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Early maternal weight gain as a risk factor for SGA in pregnancies with hyperemesis gravidarum: a 15-year hospital cohort study

  • The Correction to this article has been published in BMC Pregnancy and Childbirth 2020 20:332

Abstract

Background

Inadequate maternal weight gain increases the risk of small-for-gestational age (SGA) infants. Women with hyperemesis gravidarum (HG) are at risk of significant early pregnancy weight loss and insufficient total pregnancy weight gain. Recent studies have implied that weight gain during the first half of pregnancy is more crucial to pregnancy outcome than total weight gain.

The aim of this study was to investigate whether not regaining prepregnancy weight by 13–18 weeks of gestation contributed to not reaching minimum body mass index (BMI)-specific total pregnancy weight gain and influenced the risk of SGA outcome in HG pregnancies.

Methods

In this retrospective 15-year cohort (2002–2016) of women hospitalized due to hyperemesis gravidarum, we reviewed individual patient hospital files and corresponding outpatient maternity records to collect prepregnancy BMI and weight, pregnancy weight gain (spanning 3-week intervals), delivery weight and foetal outcomes. BMI and total pregnancy weight gain goals were categorized according to the Institute of Medicine (IOM) 2009 guidelines: BMI < 18,5 kg/m2: 12.5–18 kg, 18.5–24.9 kg/m2: 11.5–16 kg, 25–29.9 kg/m2: 7–11.5 kg and ≥ 30 kg/m2: 5–9 kg. Birth weight was categorized as SGA if less than the 10th percentile of sex- and gestational length-specific Norwegian neonatal weight charts. Nonparametric tests were used to compare weight categories, and logistic regression was used to predict the odds ratio (OR) of inadequate total pregnancy weight gain or SGA delivery.

Results

Out of 892 women hospitalized for HG during 2002–2016, 784 had a pregnancy lasting ≥ 24 weeks, of which 746 were singleton pregnancies with follow-up until delivery. Among these women, 42 were classified as underweight, 514 as normal weight, 230 as overweight and 102 as obese before pregnancy. Not regaining prepregnancy weight by week 13–18 was an independent predictor of inadequate total gestational weight gain with an OR of 7.05 (95% CI 4.24–11.71) and an independent predictor for SGA outcome with an OR of 2.66 (95% CI 1.11–6.34), even when adjusted for total pregnancy weight gain, prepregnancy BMI, parity, age and smoking status.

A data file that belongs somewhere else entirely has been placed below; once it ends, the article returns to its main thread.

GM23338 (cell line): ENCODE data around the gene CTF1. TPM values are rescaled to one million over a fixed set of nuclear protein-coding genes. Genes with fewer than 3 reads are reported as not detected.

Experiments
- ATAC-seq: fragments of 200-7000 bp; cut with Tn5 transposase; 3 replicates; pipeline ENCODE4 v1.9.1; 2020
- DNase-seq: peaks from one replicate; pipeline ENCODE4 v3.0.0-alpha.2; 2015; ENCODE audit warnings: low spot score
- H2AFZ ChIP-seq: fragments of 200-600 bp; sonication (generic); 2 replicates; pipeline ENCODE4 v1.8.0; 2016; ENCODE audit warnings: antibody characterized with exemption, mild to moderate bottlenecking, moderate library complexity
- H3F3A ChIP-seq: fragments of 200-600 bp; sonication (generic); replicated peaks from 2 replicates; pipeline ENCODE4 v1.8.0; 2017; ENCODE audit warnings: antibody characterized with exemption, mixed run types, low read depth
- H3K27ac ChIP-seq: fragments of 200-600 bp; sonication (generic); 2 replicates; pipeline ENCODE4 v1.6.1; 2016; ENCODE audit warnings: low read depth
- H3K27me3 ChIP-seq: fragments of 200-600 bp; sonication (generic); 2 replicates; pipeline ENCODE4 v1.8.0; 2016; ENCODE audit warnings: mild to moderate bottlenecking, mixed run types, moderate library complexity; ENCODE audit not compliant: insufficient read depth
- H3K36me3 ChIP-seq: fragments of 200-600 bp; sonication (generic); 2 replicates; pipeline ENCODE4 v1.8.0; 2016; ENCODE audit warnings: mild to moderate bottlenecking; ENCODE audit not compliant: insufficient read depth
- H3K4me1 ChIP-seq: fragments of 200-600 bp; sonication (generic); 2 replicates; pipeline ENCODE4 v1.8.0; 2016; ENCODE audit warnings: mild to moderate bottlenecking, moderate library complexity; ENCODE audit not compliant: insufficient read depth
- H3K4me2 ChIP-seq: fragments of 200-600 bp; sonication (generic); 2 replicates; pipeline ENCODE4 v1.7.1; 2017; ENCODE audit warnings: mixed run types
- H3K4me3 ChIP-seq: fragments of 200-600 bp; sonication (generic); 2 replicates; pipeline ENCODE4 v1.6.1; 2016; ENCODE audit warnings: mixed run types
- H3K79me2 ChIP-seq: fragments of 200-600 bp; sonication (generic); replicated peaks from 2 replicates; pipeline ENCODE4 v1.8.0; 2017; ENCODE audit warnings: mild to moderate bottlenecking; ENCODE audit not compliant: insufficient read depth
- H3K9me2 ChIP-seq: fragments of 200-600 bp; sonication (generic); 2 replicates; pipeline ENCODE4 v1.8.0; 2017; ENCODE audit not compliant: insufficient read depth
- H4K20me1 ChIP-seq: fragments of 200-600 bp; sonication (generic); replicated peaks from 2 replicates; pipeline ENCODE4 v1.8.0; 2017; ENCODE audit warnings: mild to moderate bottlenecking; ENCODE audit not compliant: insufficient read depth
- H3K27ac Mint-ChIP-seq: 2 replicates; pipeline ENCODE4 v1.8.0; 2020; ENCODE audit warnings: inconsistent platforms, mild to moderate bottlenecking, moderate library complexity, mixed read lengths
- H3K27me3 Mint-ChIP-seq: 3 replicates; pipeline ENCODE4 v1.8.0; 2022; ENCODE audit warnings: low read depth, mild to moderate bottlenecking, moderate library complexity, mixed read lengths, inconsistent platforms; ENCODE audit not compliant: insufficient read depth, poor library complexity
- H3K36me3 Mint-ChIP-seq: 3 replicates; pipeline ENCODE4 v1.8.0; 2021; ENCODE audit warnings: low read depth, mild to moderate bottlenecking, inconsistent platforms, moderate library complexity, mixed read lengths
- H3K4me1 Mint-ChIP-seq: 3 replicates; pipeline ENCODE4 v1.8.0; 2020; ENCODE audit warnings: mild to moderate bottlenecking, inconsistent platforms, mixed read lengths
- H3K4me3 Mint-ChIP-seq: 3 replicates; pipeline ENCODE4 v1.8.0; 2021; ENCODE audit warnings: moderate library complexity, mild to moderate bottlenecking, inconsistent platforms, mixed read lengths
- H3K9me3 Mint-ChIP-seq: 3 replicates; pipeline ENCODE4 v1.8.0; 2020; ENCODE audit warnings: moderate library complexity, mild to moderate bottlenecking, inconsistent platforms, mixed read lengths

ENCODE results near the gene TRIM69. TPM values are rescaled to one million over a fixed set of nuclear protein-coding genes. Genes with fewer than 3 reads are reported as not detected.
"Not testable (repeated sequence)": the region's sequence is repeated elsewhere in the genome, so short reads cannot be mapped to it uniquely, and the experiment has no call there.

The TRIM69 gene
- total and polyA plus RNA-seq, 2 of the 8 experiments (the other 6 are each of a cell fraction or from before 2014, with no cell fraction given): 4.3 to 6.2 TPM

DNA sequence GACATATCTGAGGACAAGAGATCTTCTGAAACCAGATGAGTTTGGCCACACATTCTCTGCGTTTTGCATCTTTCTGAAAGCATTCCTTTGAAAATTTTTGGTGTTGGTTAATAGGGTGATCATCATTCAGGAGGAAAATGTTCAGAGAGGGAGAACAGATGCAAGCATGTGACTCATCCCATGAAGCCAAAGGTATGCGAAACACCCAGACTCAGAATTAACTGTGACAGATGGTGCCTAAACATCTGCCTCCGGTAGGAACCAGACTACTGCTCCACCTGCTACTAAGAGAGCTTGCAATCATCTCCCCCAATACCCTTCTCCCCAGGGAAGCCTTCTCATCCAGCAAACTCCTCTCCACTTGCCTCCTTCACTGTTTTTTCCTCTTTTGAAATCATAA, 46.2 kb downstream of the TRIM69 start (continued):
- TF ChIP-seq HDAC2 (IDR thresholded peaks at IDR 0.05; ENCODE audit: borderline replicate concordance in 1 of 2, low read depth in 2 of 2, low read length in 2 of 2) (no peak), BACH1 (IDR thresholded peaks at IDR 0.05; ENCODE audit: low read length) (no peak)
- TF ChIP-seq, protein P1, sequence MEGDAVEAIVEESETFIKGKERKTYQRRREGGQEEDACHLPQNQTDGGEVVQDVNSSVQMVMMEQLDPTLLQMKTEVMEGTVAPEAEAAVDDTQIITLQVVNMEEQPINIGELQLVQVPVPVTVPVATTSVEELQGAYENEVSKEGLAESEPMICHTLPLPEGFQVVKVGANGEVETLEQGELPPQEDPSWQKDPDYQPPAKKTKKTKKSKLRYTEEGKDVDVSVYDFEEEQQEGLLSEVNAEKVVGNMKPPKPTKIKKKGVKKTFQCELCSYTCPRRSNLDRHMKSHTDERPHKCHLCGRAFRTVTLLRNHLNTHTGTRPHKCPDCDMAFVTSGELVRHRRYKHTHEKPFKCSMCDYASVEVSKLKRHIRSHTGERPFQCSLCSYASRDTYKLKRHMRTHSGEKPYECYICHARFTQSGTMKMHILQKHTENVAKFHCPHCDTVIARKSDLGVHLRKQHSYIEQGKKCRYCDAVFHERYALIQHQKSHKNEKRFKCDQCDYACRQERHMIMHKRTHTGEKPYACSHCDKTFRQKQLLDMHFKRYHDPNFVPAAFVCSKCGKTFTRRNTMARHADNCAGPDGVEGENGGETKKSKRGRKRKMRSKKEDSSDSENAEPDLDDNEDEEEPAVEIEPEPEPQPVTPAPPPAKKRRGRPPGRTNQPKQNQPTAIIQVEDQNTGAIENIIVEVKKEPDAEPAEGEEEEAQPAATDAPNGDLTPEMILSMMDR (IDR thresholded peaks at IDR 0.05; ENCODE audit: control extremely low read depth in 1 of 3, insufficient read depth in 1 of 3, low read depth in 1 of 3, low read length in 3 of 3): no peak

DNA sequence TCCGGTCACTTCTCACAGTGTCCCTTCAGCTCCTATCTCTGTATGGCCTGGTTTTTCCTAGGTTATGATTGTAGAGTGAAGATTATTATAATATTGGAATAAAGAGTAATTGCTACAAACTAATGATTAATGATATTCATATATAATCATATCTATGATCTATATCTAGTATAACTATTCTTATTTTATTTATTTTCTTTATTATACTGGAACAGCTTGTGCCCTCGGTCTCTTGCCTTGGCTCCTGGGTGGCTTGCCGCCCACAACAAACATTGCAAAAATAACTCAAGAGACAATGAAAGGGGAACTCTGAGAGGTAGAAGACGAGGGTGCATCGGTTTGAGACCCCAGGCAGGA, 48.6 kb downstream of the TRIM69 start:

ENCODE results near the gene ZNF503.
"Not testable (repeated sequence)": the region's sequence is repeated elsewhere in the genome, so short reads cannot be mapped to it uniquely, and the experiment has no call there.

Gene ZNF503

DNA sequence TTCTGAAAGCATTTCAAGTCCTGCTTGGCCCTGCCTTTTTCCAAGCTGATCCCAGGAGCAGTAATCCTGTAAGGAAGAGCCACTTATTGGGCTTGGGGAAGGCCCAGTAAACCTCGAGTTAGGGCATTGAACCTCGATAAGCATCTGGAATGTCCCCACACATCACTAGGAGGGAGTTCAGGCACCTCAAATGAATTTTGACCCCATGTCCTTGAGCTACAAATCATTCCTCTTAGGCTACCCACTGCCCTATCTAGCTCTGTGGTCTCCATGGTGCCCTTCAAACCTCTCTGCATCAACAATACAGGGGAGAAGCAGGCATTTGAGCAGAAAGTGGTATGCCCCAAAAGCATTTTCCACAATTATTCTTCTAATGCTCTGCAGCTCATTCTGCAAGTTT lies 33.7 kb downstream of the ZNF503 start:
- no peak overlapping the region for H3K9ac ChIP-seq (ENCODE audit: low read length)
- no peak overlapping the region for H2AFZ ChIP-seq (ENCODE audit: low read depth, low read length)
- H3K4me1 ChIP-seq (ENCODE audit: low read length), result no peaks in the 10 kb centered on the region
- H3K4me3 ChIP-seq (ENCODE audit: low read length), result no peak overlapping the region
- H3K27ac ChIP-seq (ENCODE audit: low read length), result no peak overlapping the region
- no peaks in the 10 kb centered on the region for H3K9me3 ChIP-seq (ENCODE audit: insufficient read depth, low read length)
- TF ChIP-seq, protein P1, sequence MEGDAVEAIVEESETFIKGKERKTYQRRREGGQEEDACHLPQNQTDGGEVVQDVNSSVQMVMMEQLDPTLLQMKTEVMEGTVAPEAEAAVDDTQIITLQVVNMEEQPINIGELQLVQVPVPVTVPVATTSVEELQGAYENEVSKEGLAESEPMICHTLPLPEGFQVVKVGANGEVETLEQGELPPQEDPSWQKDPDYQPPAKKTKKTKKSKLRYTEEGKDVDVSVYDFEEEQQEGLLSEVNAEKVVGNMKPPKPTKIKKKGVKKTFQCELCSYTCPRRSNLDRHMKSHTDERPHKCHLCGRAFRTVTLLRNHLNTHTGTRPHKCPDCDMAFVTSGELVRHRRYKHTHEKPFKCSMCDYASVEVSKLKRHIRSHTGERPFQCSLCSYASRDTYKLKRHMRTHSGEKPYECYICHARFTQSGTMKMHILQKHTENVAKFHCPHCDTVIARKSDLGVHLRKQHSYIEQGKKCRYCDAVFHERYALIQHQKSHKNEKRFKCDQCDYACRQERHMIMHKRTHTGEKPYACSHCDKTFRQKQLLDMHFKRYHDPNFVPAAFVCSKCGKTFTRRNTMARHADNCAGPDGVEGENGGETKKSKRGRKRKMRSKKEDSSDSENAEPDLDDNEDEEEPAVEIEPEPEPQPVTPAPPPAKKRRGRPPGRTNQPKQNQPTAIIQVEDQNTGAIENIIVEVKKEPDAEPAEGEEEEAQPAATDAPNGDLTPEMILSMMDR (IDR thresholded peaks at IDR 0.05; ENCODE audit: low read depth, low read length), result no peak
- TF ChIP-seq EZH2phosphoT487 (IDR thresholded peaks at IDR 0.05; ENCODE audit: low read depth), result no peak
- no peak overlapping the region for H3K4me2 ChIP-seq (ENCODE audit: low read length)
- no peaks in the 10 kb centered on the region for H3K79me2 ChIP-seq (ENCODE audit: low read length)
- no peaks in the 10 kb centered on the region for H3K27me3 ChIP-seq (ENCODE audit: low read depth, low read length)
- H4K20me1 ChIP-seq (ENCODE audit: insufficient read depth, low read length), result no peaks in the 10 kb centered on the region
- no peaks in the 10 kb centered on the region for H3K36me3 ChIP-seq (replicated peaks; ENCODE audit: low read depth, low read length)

Conclusion

Inadequate total maternal weight gain and not regaining prepregnancy weight by week 13–18 may be considered independent risk factors for delivering a baby that is small for gestational age in pregnancies with hyperemesis gravidarum. Achieving adequate weight gain during the first trimester in HG pregnancies is important for the foetal outcome, underscoring the importance of nutritional treatment during this period.

Peer Review reports

Background

Hyperemesis gravidarum (HG) is an extreme form of nausea and vomiting in pregnancy (NVP) that affects approximately 1% of pregnant women, but its prevalence varies from 0.3–10.8% based on different population demographics [1]. The mechanisms behind NVP and HG are not fully understood. NVP is very common, affecting 70–80% of all pregnant women, typically self-limiting and associated with mostly favourable delivery and birth outcomes [1, 2]. HG most commonly is defined as persistent nausea and vomiting starting before the 20th week of pregnancy, leading to reduced general condition with dehydration, weight loss, and fluid and electrolyte disturbances; thus, HG usually requires admittance to the hospital and medical treatment [1, 3] and is associated with reduced quality of life for the woman [4] and increased risk for preterm delivery and small-for-gestational age (SGA) babies [5, 6]. Women suffering from HG usually lose substantial weight during early pregnancy and often struggle to achieve the recommended pregnancy weight gain [7]. Nausea and vomiting may lead to a nutritional intake of less than half of recommended values [8] and cause serious maternal complications such as Wernicke’s encephalopathy. Inadequate weight gain is a serious complication of HG [9], and a total weight gain < 7 kg has been linked to an increased risk of preterm and SGA delivery [5, 6]. Both low prepregnancy body mass index (BMI) [10] and inadequate total weight gain [6, 11] have independently been described as predictors for SGA birth. Additionally, maternal prepregnancy BMI is generally correlated with foetal weight [12,13,14], varying gestational weight gain [12] and maternal and neonatal morbidity in general [15, 16].

In 2018, a preconception cohort study including 1164 healthy pregnant women investigated whether the timing of maternal weight gain during pregnancy affected infant birth weight, concluding that maternal weight status in the first half of gestation, rather than the second half, is a determinant of infant birth weight [17]. Such knowledge, specifying the first trimester as a crucial window regarding maternal weight gain and pregnancy outcome, could be helpful in preventing SGA birth, especially in patients treated for HG during early pregnancy. The aim of this study was to investigate whether inadequate weight gain during the first trimester of HG pregnancies is an independent risk factor for inadequate total maternal weight gain during pregnancy, as well as an independent risk of SGA birth. Second, we investigated whether inadequate maternal weight gain during the first trimester, inadequate total maternal weight gain or SGA outcomes in HG pregnancies differ within maternal prepregnancy BMI categories.